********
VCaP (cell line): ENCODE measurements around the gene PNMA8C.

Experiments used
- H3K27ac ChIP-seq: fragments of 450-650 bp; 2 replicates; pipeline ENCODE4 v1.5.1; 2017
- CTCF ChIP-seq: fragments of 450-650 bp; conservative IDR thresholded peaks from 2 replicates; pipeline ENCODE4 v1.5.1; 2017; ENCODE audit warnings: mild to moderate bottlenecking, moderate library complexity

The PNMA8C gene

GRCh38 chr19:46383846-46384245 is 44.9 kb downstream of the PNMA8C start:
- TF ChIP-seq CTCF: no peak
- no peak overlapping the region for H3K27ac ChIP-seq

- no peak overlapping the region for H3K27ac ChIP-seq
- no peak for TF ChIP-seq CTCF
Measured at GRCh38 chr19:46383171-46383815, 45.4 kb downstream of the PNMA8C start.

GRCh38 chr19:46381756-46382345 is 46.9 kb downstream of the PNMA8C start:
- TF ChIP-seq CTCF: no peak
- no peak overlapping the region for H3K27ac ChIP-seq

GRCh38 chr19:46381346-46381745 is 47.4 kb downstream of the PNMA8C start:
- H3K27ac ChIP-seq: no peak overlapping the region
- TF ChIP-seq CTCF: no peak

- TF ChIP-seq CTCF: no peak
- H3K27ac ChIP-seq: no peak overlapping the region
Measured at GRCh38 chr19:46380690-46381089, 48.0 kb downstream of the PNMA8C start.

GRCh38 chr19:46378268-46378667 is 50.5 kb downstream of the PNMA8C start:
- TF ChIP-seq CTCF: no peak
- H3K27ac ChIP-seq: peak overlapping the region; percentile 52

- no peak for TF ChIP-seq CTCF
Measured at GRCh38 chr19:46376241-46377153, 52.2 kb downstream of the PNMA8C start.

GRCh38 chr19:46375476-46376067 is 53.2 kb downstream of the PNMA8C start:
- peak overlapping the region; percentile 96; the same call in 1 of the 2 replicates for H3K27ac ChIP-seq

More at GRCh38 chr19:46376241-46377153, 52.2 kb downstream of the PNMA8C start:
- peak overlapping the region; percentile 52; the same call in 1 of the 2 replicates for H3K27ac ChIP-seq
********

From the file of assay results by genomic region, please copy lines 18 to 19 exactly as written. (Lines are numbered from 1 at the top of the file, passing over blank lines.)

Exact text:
- TF ChIP-seq CTCF: no peak
- H3K27ac ChIP-seq: no peak overlapping the region